November 15, 2008

Allá en el Rancho Grande (1936)

During the post-production of "Vámonos Con Pancho Villa!", Mexican director Fernando De Fuentes found himself in serious problems that threatened not only the release of his most recent and ambitious film, but also his career as a filmmaker. While his epic about the Mexican Revolution had support from the government, it had gone over-budget and to make things worse, the government wasn't exactly happy with De Fuentes' critic view on the revolutionary movement. The fact that his previous films (amongst them the superbly done "El Compadre Mendoza") weren't exactly hits complicated everything even more. This situation forced De Fuentes to take one last chance to save his career while his masterpiece awaited for a release date: he decided to make a film with the sole intention of winning back some money. And he made it with a success beyond what anybody could have expected. 1936's "Allá en el Rancho Grande" would become Mexico's biggest box office hit and the film that started the Golden Age of Mexican Cinema.

At the Hacienda of Rancho Grande, José Francisco (Tito Guízar) and Felipe (René Cardona) have been friends since childhood, when José Francisco and his sister Eulalia (Margarita Cortéz) moved with their godmother Ángela (Emma Roldán) when they became orphans. With them came Cruz (Esther Fernández), another orphan who had been living with them, being the godchild of José Francisco's late mother. Felipe is now the owner of Rancho Grande, making José Francisco the farm manager as his old friend is by far his most trustworthy employee. José Francisco is secretly in love with Cruz, who has always been considered to be nothing more than a servant by Ángela, although Ángela's permanently drunk "husband" Florentino (Carlos López "Chaflán") cares for her and treats her like a daughter. Things get complicated for Felipe and José Francisco when a series of misunderstandings put their friendship to the test after Ángela notices that Felipe likes Cruz as well. And all this happens "Allá en el Rancho Grande" ("Over at the Big Ranch").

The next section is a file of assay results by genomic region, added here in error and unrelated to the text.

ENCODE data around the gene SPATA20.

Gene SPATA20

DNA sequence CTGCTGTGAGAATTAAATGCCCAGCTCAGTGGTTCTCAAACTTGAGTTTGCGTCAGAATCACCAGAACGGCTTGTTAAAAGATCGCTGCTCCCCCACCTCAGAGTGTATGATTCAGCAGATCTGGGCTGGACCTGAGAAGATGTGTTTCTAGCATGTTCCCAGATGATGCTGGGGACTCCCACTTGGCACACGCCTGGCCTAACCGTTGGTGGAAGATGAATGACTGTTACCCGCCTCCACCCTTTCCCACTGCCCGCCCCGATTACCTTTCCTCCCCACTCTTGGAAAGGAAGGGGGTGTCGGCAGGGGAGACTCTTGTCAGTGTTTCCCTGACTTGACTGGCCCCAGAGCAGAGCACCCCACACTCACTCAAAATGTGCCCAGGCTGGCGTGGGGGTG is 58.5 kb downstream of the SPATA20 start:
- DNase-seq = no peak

While hardly an original plot (rural love triangles have been popular themes in Latin American cinema since the silent era), the story by Antonio Guzmán Aguilera and Luz Guzmán De Arellano had a strong dose of light comedy that made the film a lot lighter and more accessible, element that along the omnipresent use of folk music and whole rural theme resulted in the creation of one of the "most Mexican" genres: the "Comedia Ranchera" (literally, "Rancher Comedy"). Essentially a romantic comedy, "Allá en el Rancho Grande" has a set of characters that, while definitely idealized stereotypes, work together perfectly in conjunction in the romanticized world of the "Comedia Ranchera", that world where honor, love and friendship were far more important than money or social classes. Maybe "Allá en el Rancho Grande" wasn't really the first attempt of making a romantic comedy set in an Hacienda, but Antonio and Luz Guzmán's story was definitely the first to fully use the genre to give flesh to that idyllic idea of Mexican identity that was the "Comedia Ranchera".